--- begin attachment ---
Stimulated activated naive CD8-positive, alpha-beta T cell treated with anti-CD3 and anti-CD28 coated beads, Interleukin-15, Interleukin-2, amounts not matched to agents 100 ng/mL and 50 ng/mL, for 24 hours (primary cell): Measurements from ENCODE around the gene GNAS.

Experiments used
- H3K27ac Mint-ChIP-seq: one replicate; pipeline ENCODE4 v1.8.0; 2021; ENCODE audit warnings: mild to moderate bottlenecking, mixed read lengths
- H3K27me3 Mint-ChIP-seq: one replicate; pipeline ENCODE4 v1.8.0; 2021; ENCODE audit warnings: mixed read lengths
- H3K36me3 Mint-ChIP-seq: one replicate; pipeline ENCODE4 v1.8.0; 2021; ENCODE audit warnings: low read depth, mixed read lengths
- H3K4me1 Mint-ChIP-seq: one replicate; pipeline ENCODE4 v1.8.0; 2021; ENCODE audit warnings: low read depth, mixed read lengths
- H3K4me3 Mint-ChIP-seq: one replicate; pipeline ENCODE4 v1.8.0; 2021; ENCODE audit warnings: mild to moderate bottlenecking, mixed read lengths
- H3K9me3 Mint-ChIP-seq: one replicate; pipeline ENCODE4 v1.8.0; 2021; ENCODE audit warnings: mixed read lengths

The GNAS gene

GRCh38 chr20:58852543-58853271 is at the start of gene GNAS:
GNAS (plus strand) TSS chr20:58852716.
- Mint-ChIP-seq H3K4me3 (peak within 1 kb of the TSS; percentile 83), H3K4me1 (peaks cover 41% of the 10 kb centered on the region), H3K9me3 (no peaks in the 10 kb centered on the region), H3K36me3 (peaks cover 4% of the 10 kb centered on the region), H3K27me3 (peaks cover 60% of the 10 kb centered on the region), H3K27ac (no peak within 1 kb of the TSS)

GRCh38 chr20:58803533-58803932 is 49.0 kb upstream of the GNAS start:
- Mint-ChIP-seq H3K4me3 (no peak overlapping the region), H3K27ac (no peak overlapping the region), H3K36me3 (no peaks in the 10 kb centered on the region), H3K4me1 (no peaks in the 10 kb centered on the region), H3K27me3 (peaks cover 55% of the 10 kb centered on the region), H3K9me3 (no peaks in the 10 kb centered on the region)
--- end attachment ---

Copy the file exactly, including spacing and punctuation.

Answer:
Stimulated activated naive CD8-positive, alpha-beta T cell treated with anti-CD3 and anti-CD28 coated beads, Interleukin-15, Interleukin-2, amounts not matched to agents 100 ng/mL and 50 ng/mL, for 24 hours (primary cell): Measurements from ENCODE around the gene GNAS.

Experiments used
- H3K27ac Mint-ChIP-seq: one replicate; pipeline ENCODE4 v1.8.0; 2021; ENCODE audit warnings: mild to moderate bottlenecking, mixed read lengths
- H3K27me3 Mint-ChIP-seq: one replicate; pipeline ENCODE4 v1.8.0; 2021; ENCODE audit warnings: mixed read lengths
- H3K36me3 Mint-ChIP-seq: one replicate; pipeline ENCODE4 v1.8.0; 2021; ENCODE audit warnings: low read depth, mixed read lengths
- H3K4me1 Mint-ChIP-seq: one replicate; pipeline ENCODE4 v1.8.0; 2021; ENCODE audit warnings: low read depth, mixed read lengths
- H3K4me3 Mint-ChIP-seq: one replicate; pipeline ENCODE4 v1.8.0; 2021; ENCODE audit warnings: mild to moderate bottlenecking, mixed read lengths
- H3K9me3 Mint-ChIP-seq: one replicate; pipeline ENCODE4 v1.8.0; 2021; ENCODE audit warnings: mixed read lengths

The GNAS gene

GRCh38 chr20:58852543-58853271 is at the start of gene GNAS:
GNAS (plus strand) TSS chr20:58852716.
- Mint-ChIP-seq H3K4me3 (peak within 1 kb of the TSS; percentile 83), H3K4me1 (peaks cover 41% of the 10 kb centered on the region), H3K9me3 (no peaks in the 10 kb centered on the region), H3K36me3 (peaks cover 4% of the 10 kb centered on the region), H3K27me3 (peaks cover 60% of the 10 kb centered on the region), H3K27ac (no peak within 1 kb of the TSS)

GRCh38 chr20:58803533-58803932 is 49.0 kb upstream of the GNAS start:
- Mint-ChIP-seq H3K4me3 (no peak overlapping the region), H3K27ac (no peak overlapping the region), H3K36me3 (no peaks in the 10 kb centered on the region), H3K4me1 (no peaks in the 10 kb centered on the region), H3K27me3 (peaks cover 55% of the 10 kb centered on the region), H3K9me3 (no peaks in the 10 kb centered on the region)